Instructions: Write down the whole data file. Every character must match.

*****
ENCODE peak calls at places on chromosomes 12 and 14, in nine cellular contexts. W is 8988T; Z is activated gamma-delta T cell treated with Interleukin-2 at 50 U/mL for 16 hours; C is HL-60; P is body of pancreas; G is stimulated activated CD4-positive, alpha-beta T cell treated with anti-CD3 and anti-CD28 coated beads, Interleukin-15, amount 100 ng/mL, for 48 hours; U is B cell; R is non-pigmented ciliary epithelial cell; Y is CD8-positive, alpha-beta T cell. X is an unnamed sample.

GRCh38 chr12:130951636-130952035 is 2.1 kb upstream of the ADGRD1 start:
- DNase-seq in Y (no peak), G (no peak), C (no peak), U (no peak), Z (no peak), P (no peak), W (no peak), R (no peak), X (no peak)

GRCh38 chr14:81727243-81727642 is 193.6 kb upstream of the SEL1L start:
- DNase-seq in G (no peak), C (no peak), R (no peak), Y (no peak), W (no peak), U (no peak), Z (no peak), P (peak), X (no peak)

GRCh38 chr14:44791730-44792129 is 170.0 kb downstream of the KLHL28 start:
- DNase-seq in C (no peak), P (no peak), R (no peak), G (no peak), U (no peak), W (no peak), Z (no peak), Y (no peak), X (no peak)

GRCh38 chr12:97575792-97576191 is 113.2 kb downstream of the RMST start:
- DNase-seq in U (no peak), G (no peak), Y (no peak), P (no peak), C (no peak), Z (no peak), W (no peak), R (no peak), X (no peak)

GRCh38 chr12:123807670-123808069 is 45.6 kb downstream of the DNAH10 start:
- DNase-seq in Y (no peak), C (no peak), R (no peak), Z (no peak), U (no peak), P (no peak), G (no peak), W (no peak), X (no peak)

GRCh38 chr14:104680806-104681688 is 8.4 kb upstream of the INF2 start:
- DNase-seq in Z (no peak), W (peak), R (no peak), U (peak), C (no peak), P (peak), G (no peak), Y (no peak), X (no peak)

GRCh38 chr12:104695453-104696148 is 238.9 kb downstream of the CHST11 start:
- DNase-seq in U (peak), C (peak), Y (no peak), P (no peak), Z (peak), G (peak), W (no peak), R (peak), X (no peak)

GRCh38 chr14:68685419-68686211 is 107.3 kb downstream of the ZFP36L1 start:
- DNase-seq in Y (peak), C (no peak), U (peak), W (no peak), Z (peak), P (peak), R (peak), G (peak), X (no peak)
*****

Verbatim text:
ENCODE peak calls at places on chromosomes 12 and 14, in nine cellular contexts. W is 8988T; Z is activated gamma-delta T cell treated with Interleukin-2 at 50 U/mL for 16 hours; C is HL-60; P is body of pancreas; G is stimulated activated CD4-positive, alpha-beta T cell treated with anti-CD3 and anti-CD28 coated beads, Interleukin-15, amount 100 ng/mL, for 48 hours; U is B cell; R is non-pigmented ciliary epithelial cell; Y is CD8-positive, alpha-beta T cell. X is an unnamed sample.

GRCh38 chr12:130951636-130952035 is 2.1 kb upstream of the ADGRD1 start:
- DNase-seq in Y (no peak), G (no peak), C (no peak), U (no peak), Z (no peak), P (no peak), W (no peak), R (no peak), X (no peak)

GRCh38 chr14:81727243-81727642 is 193.6 kb upstream of the SEL1L start:
- DNase-seq in G (no peak), C (no peak), R (no peak), Y (no peak), W (no peak), U (no peak), Z (no peak), P (peak), X (no peak)

GRCh38 chr14:44791730-44792129 is 170.0 kb downstream of the KLHL28 start:
- DNase-seq in C (no peak), P (no peak), R (no peak), G (no peak), U (no peak), W (no peak), Z (no peak), Y (no peak), X (no peak)

GRCh38 chr12:97575792-97576191 is 113.2 kb downstream of the RMST start:
- DNase-seq in U (no peak), G (no peak), Y (no peak), P (no peak), C (no peak), Z (no peak), W (no peak), R (no peak), X (no peak)

GRCh38 chr12:123807670-123808069 is 45.6 kb downstream of the DNAH10 start:
- DNase-seq in Y (no peak), C (no peak), R (no peak), Z (no peak), U (no peak), P (no peak), G (no peak), W (no peak), X (no peak)

GRCh38 chr14:104680806-104681688 is 8.4 kb upstream of the INF2 start:
- DNase-seq in Z (no peak), W (peak), R (no peak), U (peak), C (no peak), P (peak), G (no peak), Y (no peak), X (no peak)

GRCh38 chr12:104695453-104696148 is 238.9 kb downstream of the CHST11 start:
- DNase-seq in U (peak), C (peak), Y (no peak), P (no peak), Z (peak), G (peak), W (no peak), R (peak), X (no peak)

GRCh38 chr14:68685419-68686211 is 107.3 kb downstream of the ZFP36L1 start:
- DNase-seq in Y (peak), C (no peak), U (peak), W (no peak), Z (peak), P (peak), R (peak), G (peak), X (no peak)